Genetic counseling for men with recurrent pregnancy loss or recurrent implantation failure due to abnormal sperm chromosomal aneuploidy
- 761 Downloads
The purpose of this study is to review recurrent pregnancy loss (RPL) due to sperm chromosomal abnormalities and discuss the genetic counseling that is required for men with sperm chromosomal abnormalities.
The literature was reviewed, and a genetic counselor lends her expertise as to how couples with RPL and sperm chromosomal abnormalities ought to be counseled. The review of the literature was performed using MEDLINE.
Sperm fluorescence in situ hybridization (FISH) can be used to determine if disomy or unbalanced chromosomal translocations are present. In men with aneuploidy in sperm or who carry a chromosomal translocation, pre-implantation genetic screening (PGS) combined with in vitro fertilization (IVF) and intra-cytoplasmic sperm injection (ICSI) can increase chances of live birth. In men with abnormal sperm FISH results, the degree of increased risk of abnormal pregnancy remains unclear. Genetic counselors can provide information to couples about the risk for potential trisomies and sex chromosome aneuploidies and discuss their reproductive and testing options such as PGS, use of donor sperm, and adoption. The provision of genetic counseling also allows a couple to be educated about recommended prenatal testing since pregnancies conceived with a partner who has had abnormal sperm FISH are considered to be at increased risk for aneuploidy.
We review the literature and discuss genetic counseling for couples with RPL or recurrent implantation failure due to increased sperm aneuploidy.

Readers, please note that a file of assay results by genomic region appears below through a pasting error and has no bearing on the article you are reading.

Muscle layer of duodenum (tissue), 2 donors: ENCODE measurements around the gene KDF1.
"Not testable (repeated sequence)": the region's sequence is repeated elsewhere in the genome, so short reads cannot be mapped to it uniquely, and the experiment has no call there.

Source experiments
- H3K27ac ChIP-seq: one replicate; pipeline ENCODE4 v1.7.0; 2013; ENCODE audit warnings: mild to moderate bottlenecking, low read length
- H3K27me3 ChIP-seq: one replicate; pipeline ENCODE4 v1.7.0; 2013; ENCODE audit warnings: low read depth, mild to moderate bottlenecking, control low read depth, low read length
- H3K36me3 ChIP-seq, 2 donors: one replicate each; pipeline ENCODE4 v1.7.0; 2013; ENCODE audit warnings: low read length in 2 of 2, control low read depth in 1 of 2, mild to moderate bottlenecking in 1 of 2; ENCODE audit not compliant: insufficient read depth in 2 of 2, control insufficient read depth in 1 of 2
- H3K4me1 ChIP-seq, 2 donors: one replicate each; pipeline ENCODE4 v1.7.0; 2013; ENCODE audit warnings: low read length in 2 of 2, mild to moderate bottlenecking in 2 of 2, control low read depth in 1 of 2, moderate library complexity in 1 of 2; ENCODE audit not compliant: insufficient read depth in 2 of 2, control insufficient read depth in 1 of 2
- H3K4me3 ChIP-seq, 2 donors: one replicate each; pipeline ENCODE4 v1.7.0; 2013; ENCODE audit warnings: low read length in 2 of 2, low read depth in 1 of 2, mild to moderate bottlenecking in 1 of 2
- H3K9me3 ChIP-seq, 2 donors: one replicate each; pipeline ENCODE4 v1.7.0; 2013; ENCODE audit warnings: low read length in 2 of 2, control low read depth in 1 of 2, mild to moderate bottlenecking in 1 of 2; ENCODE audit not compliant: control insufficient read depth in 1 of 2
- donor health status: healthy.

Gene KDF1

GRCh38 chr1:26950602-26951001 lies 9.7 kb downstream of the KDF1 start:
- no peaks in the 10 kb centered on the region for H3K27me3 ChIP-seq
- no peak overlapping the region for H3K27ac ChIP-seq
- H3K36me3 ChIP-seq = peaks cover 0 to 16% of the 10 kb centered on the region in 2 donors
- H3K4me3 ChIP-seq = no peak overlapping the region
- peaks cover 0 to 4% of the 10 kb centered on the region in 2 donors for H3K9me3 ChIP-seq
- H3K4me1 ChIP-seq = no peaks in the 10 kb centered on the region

KeywordsChromosomal aneuploidy Male infertility Sperm FISH Genetic counseling Recurrent pregnancy loss
- 1.Chandra A, Martinez GM, Mosher WD, Abma JC, Jones J. Fertility, family planning, and reproductive health of U.S. women: data from the 2002 National Survey of Family Growth. Vital Health Stat. 2005;23(25):1–160.Google Scholar
- 2.Ford HB, Schust DJ. Recurrent pregnancy loss: etiology, diagnosis, and therapy. Rev Obstetrics Gynecol. 2009;2(2):76–83.Google Scholar
- 7.Pang MG, Hoegerman SF, Cuticchia AJ, Moon SY, Doncel GF, Acosta AA, et al. Detection of aneuploidy for chromosomes 4, 6, 7, 8, 9, 10, 11, 12, 13, 17, 18, 21, X and Y by fluorescence in-situ hybridization in spermatozoa from nine patients with oligoasthenoteratozoospermia undergoing intracytoplasmic sperm injection. Hum Reprod. 1999;14(5):1266–73. doi: 10.1093/humrep/14.5.1266.CrossRefPubMedGoogle Scholar
- 15.Lipshultz LI, Howards SS, Niederberger CS, editors. Infertility in the male. 4th ed. Cambridge: Cambridge University Press; 2009.Google Scholar
- 19.Keymolen K, Staessen C, Verpoest W, Liebaers I, Bonduelle M. Preimplantation genetic diagnosis in female and male carriers of reciprocal translocations: clinical outcome until delivery of 312 cycles. Eur J Hum Genet. 2012;20(4):376–80. doi: 10.1038/ejhg.2011.208.CrossRefPubMedPubMedCentralGoogle Scholar
- 21.Kohn TP, Clavijo R, Ramasamy R, Hakky T, Candrashekar A, Lamb DJ, et al. Reproductive outcomes in men with karyotype abnormalities: case report and review of the literature. Can Urol Assoc J = Journal de l’Association des urologues du Canada. 2015;9(9–10):E667–70. doi: 10.5489/cuaj.2902.CrossRefPubMedGoogle Scholar
- 33.Ohlander S, Hotaling J, Kirshenbaum E, Niederberger C, Eisenberg ML. Impact of fresh versus cryopreserved testicular sperm upon intracytoplasmic sperm injection pregnancy outcomes in men with azoospermia due to spermatogenic dysfunction: a meta-analysis. Fertil Steril. 2014;101(2):344–9. doi: 10.1016/j.fertnstert.2013.10.012.CrossRefPubMedGoogle Scholar